While less emotionally involved than empathy, we should not underestimate the power of basic human kindness through sympathy. Even small gestures of care can make a big difference for someone going through hard times.

The Benefits of Balanced Empathy and Sympathy

We need both empathy and sympathy to build strong, caring relationships. While empathy enables deep connection and understanding between people who have shared experiences, sympathy allows us to still be present and supportive of those going through situations we cannot fully understand ourselves.

Here are some benefits of bringing balance to empathy and sympathy:

  • We can support a wider range of people. Our capacity for empathy is limited by our personal experience. Sympathy expands our ability to be there for people whose lives may look very different.
  • It avoids emotional fatigue. Empathy can take an emotional toll if we over-invest emotionally in experiences that are not our own. Sympathy allows us to still connect without becoming drained.
  • It prevents projecting our own experiences. With sympathy, we don’t assume someone else’s situation is just like ours. We let their experience stand on its own.
  • It creates space for more authentic relationships. Leading with empathy too soon can feel forced if a deeper connection isn’t already there. Sympathy gives relationships time to develop.
  • It keeps us humble. Expressing sympathy reminds us that no one can fully understand another person’s distinct life experiences. We need both empathy and sympathy.

Learning when to sympathize, when to empathize, and how to balance the two will serve us well in navigating a wide range of relationships and supporting loved ones through life’s ups and downs.

Examples of Balancing Empathy and Sympathy

To understand how to blend empathy and sympathy effectively, here are two examples of offering balanced emotional support:

Supporting a grieving friend:

Karen’s friend Michelle is grieving after her brother passed away unexpectedly. Since Karen has never experienced the loss of a sibling, she can’t fully empathize with Michelle’s specific grief. However, Karen can:

  • Offer heartfelt sympathy – “Michelle, I’m so very sorry for your loss. I can’t imagine how devastating this must be.”
  • Sit with her in her grief without always trying to make her feel better. Be comfortable with silence and tears.
  • Share memories of Michelle’s brother that make her smile, even if through tears.
  • Avoid saying things like “I know exactly how you feel”, but connect through any shared experiences of grief Karen does have.
  • Patiently continue offering sympathy and comfort over the long journey of grief.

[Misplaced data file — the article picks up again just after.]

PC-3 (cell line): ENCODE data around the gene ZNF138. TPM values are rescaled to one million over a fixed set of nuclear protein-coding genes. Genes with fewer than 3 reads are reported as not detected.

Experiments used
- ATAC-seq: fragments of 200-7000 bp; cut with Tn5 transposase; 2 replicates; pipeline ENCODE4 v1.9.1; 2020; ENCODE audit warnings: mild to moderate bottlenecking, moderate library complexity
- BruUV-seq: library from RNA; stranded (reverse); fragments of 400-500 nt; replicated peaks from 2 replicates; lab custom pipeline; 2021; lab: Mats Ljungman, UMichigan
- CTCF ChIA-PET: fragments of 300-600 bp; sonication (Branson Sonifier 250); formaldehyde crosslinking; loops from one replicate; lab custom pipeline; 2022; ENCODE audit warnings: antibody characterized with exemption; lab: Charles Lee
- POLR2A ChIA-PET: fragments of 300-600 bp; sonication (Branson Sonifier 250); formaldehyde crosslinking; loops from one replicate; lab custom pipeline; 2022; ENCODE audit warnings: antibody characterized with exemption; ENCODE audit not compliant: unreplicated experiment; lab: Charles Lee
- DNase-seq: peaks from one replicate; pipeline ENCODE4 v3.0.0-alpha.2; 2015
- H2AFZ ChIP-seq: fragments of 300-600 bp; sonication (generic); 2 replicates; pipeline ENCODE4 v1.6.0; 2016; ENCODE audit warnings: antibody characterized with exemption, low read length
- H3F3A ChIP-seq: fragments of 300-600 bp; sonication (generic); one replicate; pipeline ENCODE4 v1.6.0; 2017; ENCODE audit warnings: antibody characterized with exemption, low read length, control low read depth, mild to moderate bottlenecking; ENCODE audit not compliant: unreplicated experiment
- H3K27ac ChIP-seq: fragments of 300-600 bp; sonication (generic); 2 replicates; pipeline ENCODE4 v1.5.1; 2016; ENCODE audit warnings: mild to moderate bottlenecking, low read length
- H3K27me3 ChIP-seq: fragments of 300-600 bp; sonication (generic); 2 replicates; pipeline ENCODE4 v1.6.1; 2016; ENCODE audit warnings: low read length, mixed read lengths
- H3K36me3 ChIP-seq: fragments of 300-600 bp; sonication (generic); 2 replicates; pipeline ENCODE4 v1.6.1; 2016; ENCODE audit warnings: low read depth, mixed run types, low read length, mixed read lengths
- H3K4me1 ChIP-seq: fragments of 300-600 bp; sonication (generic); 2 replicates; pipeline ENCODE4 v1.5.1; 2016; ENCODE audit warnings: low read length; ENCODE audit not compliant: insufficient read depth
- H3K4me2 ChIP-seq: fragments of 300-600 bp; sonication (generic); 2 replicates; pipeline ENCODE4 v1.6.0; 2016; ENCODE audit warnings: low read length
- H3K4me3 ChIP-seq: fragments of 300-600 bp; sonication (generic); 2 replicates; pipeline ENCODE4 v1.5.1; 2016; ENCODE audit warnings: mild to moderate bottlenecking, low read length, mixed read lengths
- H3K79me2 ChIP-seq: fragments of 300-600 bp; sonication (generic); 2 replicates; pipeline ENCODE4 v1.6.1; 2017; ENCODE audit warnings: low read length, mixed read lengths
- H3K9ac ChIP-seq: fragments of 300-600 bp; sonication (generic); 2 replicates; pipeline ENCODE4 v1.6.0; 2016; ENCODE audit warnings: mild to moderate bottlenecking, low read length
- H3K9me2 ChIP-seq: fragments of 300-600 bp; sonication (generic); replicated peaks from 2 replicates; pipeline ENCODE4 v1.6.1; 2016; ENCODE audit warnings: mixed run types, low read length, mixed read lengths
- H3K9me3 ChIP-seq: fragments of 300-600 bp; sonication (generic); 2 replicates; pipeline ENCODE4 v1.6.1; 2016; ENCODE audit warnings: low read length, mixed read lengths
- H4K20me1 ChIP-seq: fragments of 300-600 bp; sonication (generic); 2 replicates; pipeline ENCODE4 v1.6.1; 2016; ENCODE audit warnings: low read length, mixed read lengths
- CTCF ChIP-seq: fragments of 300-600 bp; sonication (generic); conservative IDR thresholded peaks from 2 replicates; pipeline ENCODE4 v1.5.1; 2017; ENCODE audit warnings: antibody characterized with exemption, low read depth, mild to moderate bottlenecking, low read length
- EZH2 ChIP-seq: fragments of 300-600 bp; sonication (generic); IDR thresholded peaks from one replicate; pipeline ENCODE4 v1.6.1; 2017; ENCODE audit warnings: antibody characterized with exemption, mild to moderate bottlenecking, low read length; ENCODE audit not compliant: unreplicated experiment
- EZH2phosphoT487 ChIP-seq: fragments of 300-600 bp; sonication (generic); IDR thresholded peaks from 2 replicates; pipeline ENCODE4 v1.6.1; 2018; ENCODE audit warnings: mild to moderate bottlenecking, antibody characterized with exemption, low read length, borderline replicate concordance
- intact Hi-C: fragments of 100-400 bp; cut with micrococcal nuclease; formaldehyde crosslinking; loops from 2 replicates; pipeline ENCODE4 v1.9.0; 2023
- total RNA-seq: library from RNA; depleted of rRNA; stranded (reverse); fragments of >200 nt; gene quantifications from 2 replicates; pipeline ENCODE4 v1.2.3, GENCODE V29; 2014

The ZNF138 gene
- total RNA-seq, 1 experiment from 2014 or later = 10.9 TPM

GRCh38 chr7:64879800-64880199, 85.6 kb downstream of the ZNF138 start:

Karen balances empathy and sympathy by meeting Michelle where she’s at without pretending to fully understand, while providing ongoing care and emotional support.

Supporting a stressed coworker:

James notices his coworker Eric seems anxious and on-edge for several days. Since James doesn’t know what’s causing Eric’s stress, he decides to lead with sympathy:

  • “Hey Eric, you seem pretty stressed lately. Is everything okay?”
  • “I’m sorry to see you’re going through a tough time. Let me know if you need anything or want to talk.”

As Eric opens up about problems in his marriage, James can then offer empathy where he relates, letting Eric know he’s not alone:

  • “Relationships can be really hard. I remember when my wife and I fought a lot last year, I was stressed every day too. What you’re feeling makes total sense.”
  • “It helped me to talk it through with someone I trusted. If you ever need to vent, I’m here.”

James starts by creating emotional safety through sympathy, then builds empathy once he better understands Eric’s experience.

He also is careful not to assume Eric’s marital issues are just like his own past struggles. A thoughtful balance makes Eric feel both cared for and truly understood.

Practicing Healthy Empathic Concern

While aiming for greater empathy is often beneficial, it’s important we don’t take empathy too far. Empathic concern is a balanced approach of caring for others while still maintaining emotional boundaries.

Signs you may be veering from empathic concern into unhealthy empathy:

  • You feel emotionally drained after deep conversations where you have tried to feel everything the other person feels.
  • You want to constantly vent your own emotions when listening to others.
  • You feel responsible for solving the other person’s problems.
  • You become so focused on supporting others you neglect your own self-care.

To build healthy empathy muscles:

  • Reflect on how conversations impact your mental health. Notice when you feel depleted.
  • Set aside time after deep talks with loved ones to re-center yourself with activities you enjoy.
  • Remember that each person is ultimately responsible for managing their own emotions.
  • Know your limits. You can still be caring while setting some boundaries around very traumatic shared emotions.

Empathic concern balances compassion for others with self-compassion – an important practice for emotional well-being.


Empathy and sympathy each play important roles in how we care for one another during difficult times. While often confused, they are distinct emotional experiences:

  • Empathy involves deeply connecting with what another person feels, almost as if we feel it ourselves.
  • Sympathy is a caring external perspective on someone else’s suffering.

Knowing when to offer the gift of empathy, when sympathy is more appropriate, and how to balance the two with empathic concern leads to healthier relationships.

We all need fellow humans who can walk with us through life’s joys and pains – sometimes with empathy, sometimes sympathy, and ideally a meaningful blend of both.